InCoventry she met Charles Bray and later Charles Hennell, who introduced her to many new religious and political ideas. Under Eliot's control theWestminster Review enjoyed success. She became the centre of a literary circle, one of whose members was George Henry Lewes, who would be her companion until his death in 1878. In 1854 Eliot went toGermany.
Eliot's first collection of tales, SCENES OF CLERICAL LIFE, appeared in 1858 under the pseudonym George Eliot - in those days writing was considered to be a male profession. It was followed by her first novel, ADAM BEDE, a tragic love story in which the model for the title character was Eliot's father. He was noted for his great physical strength, which enabled him to carry loads that three average men could barely handle. When impostors claimed authorship ofAdam Bede, it was revealed that Marian Evans, the Westminsterreviewer, was George Eliot. The book was a brilliant success. Her other major works include THE MILL ON THE FLOSS (1860), a story of destructive family relations, and SILAS MARNER (1861). Silas Marner, a linen-weaver, has accumulated a goodly sum of gold. He was falsely judged guilty of theft 15 years before and left his community. Squire Cass' son Dunstan steals Marner's gold and disappears. Marner takes care of an orphaned little girl, Eppie and she becomes for him more precious than the lost property. Sixteen years later the skeleton of Dunstan and Marner's gold is found. Godfrey Cass, Dunstal's brother, admits that he is the father of Eppie. He married the girl's mother, opium-ridden Molly Farren secretly before hear death. Eppie and Silas Marner don't wish to separate when Godfrey tries to adopt the girl. In the end Eppie marries Aaron Winthorp, who accepts Silas Marner as part of the household.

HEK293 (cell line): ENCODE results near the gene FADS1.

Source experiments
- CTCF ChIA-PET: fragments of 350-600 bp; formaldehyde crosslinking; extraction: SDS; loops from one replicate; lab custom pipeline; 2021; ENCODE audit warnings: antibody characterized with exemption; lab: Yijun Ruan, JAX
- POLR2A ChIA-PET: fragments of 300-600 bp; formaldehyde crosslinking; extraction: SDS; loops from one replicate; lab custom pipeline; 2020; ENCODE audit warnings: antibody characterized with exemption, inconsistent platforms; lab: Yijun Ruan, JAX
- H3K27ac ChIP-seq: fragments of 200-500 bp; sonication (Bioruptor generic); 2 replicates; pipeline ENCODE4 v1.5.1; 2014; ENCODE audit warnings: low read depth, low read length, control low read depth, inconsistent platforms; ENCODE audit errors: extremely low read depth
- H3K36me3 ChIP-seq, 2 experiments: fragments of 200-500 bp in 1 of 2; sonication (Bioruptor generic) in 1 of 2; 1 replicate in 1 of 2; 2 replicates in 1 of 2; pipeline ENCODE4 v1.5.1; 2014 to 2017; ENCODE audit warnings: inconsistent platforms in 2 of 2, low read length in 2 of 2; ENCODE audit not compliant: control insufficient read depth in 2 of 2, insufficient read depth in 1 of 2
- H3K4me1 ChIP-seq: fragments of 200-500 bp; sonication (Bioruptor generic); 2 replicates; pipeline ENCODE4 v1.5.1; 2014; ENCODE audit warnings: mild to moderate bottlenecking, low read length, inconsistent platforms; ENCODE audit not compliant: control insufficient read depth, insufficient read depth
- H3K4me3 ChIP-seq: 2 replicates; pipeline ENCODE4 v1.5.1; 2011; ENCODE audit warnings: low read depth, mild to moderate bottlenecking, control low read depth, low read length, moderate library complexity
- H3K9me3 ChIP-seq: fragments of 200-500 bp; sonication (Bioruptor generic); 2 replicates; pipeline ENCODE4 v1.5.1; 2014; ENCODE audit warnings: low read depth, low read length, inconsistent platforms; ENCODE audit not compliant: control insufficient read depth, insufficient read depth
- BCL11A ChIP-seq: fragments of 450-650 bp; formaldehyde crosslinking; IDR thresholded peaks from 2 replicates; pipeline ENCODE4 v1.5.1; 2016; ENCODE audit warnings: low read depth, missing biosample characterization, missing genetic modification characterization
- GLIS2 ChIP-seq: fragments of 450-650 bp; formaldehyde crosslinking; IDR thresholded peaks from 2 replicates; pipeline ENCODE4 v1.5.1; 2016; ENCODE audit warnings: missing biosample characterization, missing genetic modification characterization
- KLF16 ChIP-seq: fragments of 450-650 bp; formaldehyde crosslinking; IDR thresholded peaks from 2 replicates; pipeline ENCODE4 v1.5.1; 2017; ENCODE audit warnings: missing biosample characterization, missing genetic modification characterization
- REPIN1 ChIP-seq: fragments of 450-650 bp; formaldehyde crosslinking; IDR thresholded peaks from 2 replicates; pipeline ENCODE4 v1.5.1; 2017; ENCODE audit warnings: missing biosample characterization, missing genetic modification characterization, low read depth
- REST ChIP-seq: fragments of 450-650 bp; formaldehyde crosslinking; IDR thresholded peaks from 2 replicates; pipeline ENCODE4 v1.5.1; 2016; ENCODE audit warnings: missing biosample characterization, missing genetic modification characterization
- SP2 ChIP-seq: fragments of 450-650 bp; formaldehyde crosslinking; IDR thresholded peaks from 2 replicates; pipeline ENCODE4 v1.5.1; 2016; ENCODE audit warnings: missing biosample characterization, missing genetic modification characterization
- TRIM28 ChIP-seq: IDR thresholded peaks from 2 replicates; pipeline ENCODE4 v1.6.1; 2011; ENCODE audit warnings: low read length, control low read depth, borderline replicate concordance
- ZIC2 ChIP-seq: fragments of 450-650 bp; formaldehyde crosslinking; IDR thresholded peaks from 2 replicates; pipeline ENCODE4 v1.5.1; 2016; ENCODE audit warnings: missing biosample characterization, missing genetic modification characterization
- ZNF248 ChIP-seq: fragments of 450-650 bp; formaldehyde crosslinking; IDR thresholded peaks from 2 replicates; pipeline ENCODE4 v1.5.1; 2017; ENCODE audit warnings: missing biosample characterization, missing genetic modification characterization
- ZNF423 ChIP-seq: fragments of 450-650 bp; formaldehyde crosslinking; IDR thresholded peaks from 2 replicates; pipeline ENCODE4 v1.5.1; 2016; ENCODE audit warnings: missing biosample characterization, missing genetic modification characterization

MIDDLEMARCH (1871-72), her greatest novel, was probably inspired by her life atCoventry. Among Eliot's translation works are D.F. Strauss'sDas Leben Jesu kritisch bearbeitet (published anonymously in 1846), Ludwig Feuerbach'sDas Wesen des Christentum,and Spinoza'sEthics (unpublished).Eliot's thoughts of religion were considered at that time advanced.